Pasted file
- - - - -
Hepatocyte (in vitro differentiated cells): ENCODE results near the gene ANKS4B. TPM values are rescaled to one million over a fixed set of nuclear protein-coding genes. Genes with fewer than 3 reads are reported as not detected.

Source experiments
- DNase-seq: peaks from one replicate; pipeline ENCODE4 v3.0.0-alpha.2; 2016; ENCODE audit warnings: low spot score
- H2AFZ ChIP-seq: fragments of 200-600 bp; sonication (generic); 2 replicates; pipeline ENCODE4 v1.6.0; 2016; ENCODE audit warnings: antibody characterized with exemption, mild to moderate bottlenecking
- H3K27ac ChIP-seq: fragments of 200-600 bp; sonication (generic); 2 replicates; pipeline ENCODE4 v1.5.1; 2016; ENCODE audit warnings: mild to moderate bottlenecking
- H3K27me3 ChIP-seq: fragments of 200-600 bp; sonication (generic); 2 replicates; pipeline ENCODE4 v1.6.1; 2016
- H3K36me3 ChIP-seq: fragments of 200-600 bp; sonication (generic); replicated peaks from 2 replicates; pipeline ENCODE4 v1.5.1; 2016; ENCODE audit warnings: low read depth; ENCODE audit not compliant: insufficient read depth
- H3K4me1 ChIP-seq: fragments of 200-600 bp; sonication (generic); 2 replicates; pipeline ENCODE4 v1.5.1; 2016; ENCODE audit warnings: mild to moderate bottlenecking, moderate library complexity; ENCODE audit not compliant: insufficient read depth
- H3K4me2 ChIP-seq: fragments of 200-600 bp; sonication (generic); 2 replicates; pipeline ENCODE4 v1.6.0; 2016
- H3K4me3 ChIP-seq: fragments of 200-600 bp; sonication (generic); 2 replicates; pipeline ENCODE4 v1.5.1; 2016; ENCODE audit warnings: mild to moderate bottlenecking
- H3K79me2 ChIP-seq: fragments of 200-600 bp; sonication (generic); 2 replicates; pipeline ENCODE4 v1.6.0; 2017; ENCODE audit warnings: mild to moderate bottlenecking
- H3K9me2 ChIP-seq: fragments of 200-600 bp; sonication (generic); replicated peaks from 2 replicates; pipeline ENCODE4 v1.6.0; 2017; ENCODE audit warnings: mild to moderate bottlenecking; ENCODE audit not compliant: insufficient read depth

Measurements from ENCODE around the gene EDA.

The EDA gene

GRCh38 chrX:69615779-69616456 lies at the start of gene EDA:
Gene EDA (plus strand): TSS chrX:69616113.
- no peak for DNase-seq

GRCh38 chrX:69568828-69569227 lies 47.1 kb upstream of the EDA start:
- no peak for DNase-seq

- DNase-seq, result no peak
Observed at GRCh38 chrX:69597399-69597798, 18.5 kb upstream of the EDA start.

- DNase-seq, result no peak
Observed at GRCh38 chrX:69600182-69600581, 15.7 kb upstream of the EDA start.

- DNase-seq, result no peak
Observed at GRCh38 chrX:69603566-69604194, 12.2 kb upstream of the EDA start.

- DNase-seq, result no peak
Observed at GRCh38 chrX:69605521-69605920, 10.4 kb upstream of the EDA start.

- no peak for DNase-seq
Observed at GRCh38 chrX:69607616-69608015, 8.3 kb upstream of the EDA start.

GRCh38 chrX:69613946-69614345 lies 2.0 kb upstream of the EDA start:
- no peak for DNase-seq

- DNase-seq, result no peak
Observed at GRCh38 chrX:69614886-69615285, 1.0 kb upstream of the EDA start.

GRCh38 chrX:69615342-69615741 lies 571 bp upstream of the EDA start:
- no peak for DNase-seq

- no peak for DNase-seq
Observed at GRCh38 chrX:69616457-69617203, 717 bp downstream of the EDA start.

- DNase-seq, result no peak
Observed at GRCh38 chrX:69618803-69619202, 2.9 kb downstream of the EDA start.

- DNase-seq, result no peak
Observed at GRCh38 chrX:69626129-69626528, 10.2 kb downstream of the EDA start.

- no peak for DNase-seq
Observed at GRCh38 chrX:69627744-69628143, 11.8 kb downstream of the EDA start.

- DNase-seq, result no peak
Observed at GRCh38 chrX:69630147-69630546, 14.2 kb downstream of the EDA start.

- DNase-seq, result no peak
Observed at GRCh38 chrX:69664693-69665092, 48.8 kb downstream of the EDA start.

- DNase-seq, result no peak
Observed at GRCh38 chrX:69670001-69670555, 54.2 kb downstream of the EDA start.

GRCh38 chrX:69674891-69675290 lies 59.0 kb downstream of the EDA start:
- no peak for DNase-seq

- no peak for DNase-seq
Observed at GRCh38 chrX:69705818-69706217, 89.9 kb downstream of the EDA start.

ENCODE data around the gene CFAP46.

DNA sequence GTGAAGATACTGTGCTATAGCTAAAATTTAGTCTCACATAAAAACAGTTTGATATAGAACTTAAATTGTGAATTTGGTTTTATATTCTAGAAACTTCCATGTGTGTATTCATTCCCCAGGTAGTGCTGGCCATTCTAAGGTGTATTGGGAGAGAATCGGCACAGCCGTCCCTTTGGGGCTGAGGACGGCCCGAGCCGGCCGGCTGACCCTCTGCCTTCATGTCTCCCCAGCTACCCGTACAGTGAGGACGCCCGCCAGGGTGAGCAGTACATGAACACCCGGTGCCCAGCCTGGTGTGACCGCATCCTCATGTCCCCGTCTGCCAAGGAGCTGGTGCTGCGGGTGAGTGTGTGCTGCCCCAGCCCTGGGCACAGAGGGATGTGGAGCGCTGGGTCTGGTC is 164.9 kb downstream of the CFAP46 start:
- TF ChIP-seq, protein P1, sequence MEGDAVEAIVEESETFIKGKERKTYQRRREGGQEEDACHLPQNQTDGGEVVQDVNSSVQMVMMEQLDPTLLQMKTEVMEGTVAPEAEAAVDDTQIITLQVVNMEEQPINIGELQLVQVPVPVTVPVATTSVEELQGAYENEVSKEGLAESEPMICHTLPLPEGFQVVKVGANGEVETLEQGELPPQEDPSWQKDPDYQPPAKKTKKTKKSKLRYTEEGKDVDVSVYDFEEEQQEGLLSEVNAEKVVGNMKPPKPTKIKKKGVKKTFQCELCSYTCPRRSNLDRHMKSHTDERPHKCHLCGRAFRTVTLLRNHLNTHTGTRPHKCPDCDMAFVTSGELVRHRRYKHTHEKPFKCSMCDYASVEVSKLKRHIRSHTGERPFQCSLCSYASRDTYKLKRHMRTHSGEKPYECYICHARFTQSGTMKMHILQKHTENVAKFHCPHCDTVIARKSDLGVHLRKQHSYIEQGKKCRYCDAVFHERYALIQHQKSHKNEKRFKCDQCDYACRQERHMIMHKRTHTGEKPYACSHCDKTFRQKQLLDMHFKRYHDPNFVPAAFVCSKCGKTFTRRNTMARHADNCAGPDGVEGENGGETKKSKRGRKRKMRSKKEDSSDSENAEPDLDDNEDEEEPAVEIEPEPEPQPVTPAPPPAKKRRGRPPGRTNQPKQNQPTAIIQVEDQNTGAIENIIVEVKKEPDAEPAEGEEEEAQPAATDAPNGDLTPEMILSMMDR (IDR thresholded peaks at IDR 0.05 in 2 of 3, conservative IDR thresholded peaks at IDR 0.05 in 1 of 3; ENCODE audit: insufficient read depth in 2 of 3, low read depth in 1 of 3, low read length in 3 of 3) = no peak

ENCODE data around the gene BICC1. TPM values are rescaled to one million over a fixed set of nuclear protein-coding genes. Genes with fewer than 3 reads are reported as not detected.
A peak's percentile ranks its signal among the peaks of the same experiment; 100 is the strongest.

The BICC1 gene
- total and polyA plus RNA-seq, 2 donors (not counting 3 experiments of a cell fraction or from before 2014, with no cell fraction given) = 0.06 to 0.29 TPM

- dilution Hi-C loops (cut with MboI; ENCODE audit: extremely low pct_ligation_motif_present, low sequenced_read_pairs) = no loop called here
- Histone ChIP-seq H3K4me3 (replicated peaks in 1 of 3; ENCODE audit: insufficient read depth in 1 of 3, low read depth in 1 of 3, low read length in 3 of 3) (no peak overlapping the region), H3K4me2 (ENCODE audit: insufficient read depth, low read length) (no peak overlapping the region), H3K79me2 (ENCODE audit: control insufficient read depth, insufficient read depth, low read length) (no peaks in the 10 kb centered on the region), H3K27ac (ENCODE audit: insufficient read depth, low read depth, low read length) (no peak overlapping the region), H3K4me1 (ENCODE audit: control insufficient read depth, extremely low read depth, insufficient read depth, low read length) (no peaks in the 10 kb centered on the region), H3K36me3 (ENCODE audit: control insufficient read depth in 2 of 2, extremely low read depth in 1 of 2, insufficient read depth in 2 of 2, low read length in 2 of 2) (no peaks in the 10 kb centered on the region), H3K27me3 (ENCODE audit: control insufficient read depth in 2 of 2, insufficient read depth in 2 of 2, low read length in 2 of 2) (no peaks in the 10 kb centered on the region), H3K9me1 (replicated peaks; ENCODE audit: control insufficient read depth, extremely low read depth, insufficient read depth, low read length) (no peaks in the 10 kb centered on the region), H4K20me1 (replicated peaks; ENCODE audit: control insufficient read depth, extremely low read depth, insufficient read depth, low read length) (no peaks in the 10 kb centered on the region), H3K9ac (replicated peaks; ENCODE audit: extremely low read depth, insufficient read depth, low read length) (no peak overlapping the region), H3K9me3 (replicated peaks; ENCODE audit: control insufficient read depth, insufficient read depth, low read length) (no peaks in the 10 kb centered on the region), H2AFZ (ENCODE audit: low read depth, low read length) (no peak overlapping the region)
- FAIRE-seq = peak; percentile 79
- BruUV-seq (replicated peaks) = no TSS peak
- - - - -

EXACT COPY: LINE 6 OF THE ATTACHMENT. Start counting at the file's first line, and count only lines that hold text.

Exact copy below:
- H3K27me3 ChIP-seq: fragments of 200-600 bp; sonication (generic); 2 replicates; pipeline ENCODE4 v1.6.1; 2016